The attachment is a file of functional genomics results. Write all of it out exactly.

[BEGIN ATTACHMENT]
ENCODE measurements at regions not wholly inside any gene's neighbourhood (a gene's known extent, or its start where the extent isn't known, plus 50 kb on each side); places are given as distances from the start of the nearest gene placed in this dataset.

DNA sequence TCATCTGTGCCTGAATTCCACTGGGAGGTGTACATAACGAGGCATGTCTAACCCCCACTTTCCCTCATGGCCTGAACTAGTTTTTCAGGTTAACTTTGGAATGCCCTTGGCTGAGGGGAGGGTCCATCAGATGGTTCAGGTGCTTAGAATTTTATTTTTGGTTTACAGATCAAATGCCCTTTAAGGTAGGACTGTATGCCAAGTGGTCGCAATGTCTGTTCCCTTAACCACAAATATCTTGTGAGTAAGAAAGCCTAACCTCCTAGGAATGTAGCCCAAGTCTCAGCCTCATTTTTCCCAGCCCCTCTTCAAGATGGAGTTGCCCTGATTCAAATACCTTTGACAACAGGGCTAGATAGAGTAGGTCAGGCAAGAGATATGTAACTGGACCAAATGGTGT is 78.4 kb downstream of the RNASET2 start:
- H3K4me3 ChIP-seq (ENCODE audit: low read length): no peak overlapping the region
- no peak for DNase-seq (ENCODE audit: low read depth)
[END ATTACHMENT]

ENCODE measurements at regions not wholly inside any gene's neighbourhood (a gene's known extent, or its start where the extent isn't known, plus 50 kb on each side); places are given as distances from the start of the nearest gene placed in this dataset.

DNA sequence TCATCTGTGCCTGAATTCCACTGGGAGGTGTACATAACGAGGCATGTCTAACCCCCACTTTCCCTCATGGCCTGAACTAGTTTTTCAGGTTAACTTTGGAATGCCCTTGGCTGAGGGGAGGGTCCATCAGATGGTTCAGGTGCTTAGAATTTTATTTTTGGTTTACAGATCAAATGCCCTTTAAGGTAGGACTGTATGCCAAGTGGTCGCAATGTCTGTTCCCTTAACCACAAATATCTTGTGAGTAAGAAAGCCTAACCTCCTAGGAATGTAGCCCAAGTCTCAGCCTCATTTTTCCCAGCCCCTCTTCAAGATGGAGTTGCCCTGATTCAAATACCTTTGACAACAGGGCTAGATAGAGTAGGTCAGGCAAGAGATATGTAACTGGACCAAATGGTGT is 78.4 kb downstream of the RNASET2 start:
- H3K4me3 ChIP-seq (ENCODE audit: low read length): no peak overlapping the region
- no peak for DNase-seq (ENCODE audit: low read depth)